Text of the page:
I don’t think so. You could ask in their thread, but as far as I can tell, the setup isn’t flexible.
Remembering stock sentences isn’t a bad thing, by the way. If you can really recall the sentence at will, then the grammar point will (by definition) be in there as well. In a sense, the sentence becomes your mnemonic for that particular grammar point.
I think being a beginner can be difficult because, as you say, it’s not so easy to practice speaking with other people or to read things with such limited vocab and grammar.
I’m by no means a grammar master, but I can share a few tips which have helped me.
About 10 years ago, I had gone through Genki 1 and Genki 2 before doing the Integrated Approach to Japanese, Intermediate, at university. I also passed JLPT 4 and 3 more than 10 years ago. At that time, reading and doing exercise from different books (Minna no Nihongo and Japanese for Busy People) helped me to get more exposure to the grammar and vocab I was studying. It also helped as grammar points would be explained in different ways. And JLPT practice tests are helpful. When you get questions wrong or feel that you really aren’t sure about a certain question you can go back and review those points.
Finally, I want to point out a problem in many language text books that I think a lot of people might not know about. It’s called interference. Many times, books and teachers like to present words and structures with similar meanings in the same lesson. There’s been research on this (see Paul Nation) which shows that this confuses the brain and it makes things harder to remember. When I was studying Khmer, I was very careful about not studying such language on the same day. Imagine, for example, that employer and employee where presented at the same time. It’s best to sure that you know one of them really well before learning the next one. Unfortunately, interference is a problem with wanikani too, and I don’t like learning a number of words meaning land/ground/earth too closely together.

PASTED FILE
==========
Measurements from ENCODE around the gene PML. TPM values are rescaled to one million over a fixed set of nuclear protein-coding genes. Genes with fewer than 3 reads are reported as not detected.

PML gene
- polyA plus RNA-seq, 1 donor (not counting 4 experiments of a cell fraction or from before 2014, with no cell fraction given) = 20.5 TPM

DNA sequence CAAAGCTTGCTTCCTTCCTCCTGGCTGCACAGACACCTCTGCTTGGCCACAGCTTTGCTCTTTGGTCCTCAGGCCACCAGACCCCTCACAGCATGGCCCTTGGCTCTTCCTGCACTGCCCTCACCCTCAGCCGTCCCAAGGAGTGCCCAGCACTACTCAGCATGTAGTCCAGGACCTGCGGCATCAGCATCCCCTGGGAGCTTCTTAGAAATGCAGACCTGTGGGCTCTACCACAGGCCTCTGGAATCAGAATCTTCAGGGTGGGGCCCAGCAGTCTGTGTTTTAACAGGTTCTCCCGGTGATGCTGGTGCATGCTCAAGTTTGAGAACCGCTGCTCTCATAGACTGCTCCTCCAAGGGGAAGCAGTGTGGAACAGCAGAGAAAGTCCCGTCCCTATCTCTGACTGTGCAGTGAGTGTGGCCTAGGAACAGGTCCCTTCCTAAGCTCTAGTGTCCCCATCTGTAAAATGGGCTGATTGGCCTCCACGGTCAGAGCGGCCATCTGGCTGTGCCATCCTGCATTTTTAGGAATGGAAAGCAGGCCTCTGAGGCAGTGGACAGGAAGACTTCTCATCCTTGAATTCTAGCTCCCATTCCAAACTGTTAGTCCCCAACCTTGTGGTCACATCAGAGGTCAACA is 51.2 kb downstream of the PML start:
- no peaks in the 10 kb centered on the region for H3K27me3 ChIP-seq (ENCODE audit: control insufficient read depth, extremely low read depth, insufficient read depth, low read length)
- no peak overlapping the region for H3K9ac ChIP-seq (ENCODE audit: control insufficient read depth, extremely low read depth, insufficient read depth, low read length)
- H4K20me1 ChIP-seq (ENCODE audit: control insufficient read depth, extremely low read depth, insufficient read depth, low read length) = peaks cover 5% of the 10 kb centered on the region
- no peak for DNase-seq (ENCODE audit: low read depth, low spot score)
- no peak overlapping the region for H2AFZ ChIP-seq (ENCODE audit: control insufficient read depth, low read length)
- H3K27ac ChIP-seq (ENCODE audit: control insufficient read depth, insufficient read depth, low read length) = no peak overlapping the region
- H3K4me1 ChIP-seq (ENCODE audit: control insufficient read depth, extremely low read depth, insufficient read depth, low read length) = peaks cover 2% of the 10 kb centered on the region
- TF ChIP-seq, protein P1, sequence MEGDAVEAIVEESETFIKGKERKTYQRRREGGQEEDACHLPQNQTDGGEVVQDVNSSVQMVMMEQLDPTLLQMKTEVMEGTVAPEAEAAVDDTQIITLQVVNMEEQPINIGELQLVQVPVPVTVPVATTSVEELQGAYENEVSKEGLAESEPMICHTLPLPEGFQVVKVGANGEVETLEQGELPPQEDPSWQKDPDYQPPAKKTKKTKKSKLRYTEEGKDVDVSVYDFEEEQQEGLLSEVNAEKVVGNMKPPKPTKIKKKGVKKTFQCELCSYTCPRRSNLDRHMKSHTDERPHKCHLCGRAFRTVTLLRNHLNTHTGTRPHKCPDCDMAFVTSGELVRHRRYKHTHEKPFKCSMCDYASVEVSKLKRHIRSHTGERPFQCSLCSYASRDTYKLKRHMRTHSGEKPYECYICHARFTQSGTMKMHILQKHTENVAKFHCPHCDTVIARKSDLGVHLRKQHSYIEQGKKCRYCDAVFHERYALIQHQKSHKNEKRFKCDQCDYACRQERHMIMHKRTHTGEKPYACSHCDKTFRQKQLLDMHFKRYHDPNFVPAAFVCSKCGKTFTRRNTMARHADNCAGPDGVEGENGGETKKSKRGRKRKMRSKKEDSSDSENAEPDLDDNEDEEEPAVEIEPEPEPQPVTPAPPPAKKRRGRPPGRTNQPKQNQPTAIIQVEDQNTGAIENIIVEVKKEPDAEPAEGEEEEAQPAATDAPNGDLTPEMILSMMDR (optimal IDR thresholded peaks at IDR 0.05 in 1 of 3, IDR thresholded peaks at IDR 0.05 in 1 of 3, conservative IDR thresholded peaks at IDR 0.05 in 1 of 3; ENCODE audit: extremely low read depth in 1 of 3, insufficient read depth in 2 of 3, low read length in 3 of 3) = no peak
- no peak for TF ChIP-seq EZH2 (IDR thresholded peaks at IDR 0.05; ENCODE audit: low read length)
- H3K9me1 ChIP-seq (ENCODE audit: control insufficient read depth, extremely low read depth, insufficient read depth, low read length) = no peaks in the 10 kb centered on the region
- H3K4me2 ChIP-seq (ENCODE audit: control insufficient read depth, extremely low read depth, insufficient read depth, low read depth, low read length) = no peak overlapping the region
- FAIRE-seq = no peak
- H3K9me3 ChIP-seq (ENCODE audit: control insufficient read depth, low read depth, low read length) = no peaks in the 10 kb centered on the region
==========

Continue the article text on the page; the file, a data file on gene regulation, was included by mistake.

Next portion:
Anyway, keep plugging a way and things will get easier once you have enough grammar for basic conversation or reading some easier text. Good luck!
I felt exactly how you do only a month or so ago. I was great at remembering readings and individual words, but actually stringing things together using the grammar I learned was impossible. I think I’m on track to improving this, though. Here’s what I do…
Whenever I learn a new grammar point or “trick” through Genki or a friend, I then find multiple sentences and situations to use it in. Often I’ll just go through situations in my head and role play how the conversations would go.
After that, I try to create real sentences and post them to HelloTalk. You probably know, but HelloTalk is an app where you can post a message and others can read and correct it. It’s great for getting natural corrections. In my workflow, I think it is important to do this step quickly after the “role play”, because I don’t want to internalize something that is wrong.
I take the information I learn from the HelloTalk corrections and do the process again. Creating an imaginary situation, responding to myself (okay yeah, a lot of this is talking to myself), and then crafting sentences for HelloTalk.